• 😩 I miss my last partner! → Or, do you miss the companionship, the support, the caring touch, the feeling of being heard, the sense of harmony, the physical intimacy?


More often than not we walk around in agony, thinking that we don’t know what we want. It is this first step of identifying our deep desires that seems to be the hardest one. The asking for it/the going after it is the easy part. Once we know our direction we can move forward, if we don’t, we may feel stuck or at wander. 


Moving Forward

Note that, to truly move forward, we must shed any attachments to the people/places/things that we have cast as stars in these memories.

For instance, if I wasn’t able to accept my last relationship as over, if I still clung to the dreamy version of it, I might run back to that partner. We might reunite and although I may not be content, I may attempt to convince myself of otherwise in an effort to play out my fantasy. I might try and “make it work,” forcing a square peg in a round hole. In this, l’d likely end up exhausted and yet still unfulfilled…

However, if I were to understand that it’s not that relationship I’m missing, it’s what it provided me with, I could step back into my power. I could seek out different ways of getting my needs met. For instance, finding companionship though more time with friends, finding physical touch though professional massage and finding support through talk therapy. I could then let go of this relationship which would open me up to receive the infinite number of new & unexpected experiences that are coming my way. (Ie. A different partner, a job opportunity, inspiration for a personal creative project etc.)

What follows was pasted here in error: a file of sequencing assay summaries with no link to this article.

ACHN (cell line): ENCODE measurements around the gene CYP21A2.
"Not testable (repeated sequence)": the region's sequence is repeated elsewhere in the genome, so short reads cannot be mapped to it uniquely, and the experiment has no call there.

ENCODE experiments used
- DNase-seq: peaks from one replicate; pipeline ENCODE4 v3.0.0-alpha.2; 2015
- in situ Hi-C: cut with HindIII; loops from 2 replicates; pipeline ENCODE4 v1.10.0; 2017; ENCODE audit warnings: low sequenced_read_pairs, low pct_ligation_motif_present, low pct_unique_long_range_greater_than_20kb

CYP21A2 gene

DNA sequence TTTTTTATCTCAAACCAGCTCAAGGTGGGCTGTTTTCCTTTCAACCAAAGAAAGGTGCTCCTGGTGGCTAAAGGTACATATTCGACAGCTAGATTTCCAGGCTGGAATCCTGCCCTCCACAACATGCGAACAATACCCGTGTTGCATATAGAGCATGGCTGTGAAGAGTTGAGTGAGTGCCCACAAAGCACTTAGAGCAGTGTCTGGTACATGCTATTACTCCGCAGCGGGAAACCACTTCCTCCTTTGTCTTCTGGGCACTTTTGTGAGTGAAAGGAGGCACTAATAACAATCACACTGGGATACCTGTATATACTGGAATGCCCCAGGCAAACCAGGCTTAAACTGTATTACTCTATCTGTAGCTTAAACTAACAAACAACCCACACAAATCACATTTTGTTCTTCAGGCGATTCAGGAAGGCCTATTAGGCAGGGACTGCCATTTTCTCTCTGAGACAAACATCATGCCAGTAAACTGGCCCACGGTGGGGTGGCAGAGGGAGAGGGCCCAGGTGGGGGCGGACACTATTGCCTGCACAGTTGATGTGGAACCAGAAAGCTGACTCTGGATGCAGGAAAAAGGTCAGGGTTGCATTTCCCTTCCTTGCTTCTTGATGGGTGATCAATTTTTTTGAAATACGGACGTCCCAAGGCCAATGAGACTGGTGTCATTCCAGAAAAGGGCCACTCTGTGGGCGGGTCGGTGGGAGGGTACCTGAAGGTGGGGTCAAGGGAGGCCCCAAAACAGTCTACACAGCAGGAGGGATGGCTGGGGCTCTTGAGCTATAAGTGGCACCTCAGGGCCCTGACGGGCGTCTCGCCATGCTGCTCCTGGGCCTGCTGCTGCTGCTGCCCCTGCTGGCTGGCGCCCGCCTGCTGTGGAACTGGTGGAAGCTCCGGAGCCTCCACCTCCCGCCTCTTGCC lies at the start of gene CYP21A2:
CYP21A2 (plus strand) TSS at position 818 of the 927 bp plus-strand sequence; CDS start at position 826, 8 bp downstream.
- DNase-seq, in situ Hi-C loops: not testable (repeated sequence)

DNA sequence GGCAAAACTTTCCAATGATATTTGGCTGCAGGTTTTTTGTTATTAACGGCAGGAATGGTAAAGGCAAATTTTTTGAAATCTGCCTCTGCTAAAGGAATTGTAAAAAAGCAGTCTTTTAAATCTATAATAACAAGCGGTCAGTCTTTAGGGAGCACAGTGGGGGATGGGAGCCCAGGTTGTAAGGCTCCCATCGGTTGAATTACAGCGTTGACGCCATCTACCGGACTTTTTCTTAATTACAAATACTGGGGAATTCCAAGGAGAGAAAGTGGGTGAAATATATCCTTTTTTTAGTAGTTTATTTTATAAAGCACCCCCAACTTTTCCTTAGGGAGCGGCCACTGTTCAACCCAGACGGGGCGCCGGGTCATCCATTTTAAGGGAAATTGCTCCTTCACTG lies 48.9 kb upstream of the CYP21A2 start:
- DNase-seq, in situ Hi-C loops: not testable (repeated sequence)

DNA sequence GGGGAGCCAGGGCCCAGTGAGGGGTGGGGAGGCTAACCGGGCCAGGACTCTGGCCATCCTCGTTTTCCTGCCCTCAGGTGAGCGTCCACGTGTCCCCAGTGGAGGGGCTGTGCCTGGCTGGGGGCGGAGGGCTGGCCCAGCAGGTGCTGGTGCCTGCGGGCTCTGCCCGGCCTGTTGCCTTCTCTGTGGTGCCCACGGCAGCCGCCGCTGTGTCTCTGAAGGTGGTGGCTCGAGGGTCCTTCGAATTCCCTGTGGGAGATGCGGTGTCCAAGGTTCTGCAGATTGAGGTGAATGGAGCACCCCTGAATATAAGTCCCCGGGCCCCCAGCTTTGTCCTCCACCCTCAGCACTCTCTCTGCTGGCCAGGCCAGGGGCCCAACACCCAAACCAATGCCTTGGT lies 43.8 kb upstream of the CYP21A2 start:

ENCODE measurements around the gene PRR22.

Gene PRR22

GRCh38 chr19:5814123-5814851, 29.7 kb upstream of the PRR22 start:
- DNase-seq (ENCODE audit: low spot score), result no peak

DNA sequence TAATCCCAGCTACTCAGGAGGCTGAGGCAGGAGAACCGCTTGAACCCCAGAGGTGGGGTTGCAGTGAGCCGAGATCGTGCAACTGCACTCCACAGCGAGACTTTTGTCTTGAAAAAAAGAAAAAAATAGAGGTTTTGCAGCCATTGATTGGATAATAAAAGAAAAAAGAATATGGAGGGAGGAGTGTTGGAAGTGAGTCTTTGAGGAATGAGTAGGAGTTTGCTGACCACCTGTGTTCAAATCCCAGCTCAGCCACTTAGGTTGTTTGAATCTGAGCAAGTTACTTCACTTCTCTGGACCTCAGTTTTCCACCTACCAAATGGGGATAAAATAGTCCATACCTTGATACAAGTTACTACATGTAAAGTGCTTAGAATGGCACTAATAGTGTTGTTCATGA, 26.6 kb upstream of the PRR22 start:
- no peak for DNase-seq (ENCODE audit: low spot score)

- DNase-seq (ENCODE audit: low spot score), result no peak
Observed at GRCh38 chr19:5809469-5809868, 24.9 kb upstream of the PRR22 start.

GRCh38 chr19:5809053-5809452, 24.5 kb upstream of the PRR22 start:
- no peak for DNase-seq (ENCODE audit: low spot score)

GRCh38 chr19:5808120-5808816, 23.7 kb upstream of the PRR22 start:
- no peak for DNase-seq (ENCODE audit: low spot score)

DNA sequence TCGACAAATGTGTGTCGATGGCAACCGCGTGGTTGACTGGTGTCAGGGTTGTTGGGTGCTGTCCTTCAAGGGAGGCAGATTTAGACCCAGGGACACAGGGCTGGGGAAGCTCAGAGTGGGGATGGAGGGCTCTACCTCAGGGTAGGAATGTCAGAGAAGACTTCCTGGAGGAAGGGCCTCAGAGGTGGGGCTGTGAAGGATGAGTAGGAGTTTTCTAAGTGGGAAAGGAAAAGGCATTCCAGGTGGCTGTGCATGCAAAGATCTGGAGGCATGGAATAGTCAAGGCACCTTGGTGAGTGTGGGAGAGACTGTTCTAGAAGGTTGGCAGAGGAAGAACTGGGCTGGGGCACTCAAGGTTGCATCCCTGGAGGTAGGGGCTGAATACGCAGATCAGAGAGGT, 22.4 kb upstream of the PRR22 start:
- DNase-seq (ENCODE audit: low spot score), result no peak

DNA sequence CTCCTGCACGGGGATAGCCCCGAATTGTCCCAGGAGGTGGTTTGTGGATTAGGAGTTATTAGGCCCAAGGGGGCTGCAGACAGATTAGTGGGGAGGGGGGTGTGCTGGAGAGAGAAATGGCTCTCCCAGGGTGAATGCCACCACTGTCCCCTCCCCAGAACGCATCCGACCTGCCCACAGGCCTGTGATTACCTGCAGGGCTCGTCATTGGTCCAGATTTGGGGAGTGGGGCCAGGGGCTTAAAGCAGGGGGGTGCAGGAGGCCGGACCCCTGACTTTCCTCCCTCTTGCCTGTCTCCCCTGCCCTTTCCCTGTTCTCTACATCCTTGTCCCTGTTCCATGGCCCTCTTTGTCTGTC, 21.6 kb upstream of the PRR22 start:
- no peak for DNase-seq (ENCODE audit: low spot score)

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Looking Back

Memories poke their head out the past because they want our attention. There is a part of us that keeps them alive because they serve. Even beyond what has been discussed, they are helping us in a multitude of other ways…

A 90 year old man may recall the thrilling time he went skydiving. He may not have the desire or ability to parachute up again, but the courage it took to do so will remain a part of him forever. Though it may play out in different ways these days, that bravery has been stored within, so he can tap into and draw upon it at any time. Memories are what help keep character traits alive in oneself.

Similarly, we remember times we are less proud of, like that evening the mother who was so run-down, yelled at her kids. These memories are also here to serve. Though they are painful, they remain a part of us because in retrieving them we are able to relate to others. We may see someone out in public who is shouting angrily at the store clerk and label them as a jerk; or we may have someone act in anger towards us and react by taking it personally. However, when we employ our memory and access that time we felt a frustration that manifested itself as yelling at our children, we can better understand the complex experience of that other angry person. It is this empathy that cuts through judgement and allows for compassion and connection.

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In Conclusion

  • Our memories are not here to hold us back but to guide us forward. With this knowledge we can appreciate the events of our lives, learn from them, and move on with confidence. Though it is natural to embed a particular feeling in an experience, we no longer have to feel shackled to such person, place or thing in order to access this feeling. In directing ourselves to new resources we regain our freedom and our power.
  • Our memories are not here to hold us back but to hold us up, and to hold us accountable. They keep us in touch with the array of character qualities we have experimented with in this life. They keep us humble, they keep us human and thus, they keep us connected.


 Like this post? You may also enjoy Future UnknownsFriendship or Guilt.

One Comment

  1. Well said :-). I enjoyed how you arrived at empathy with self through thinking about the past. Versus having the past lead our mental and emotional state. Keep up the writing. Cheers.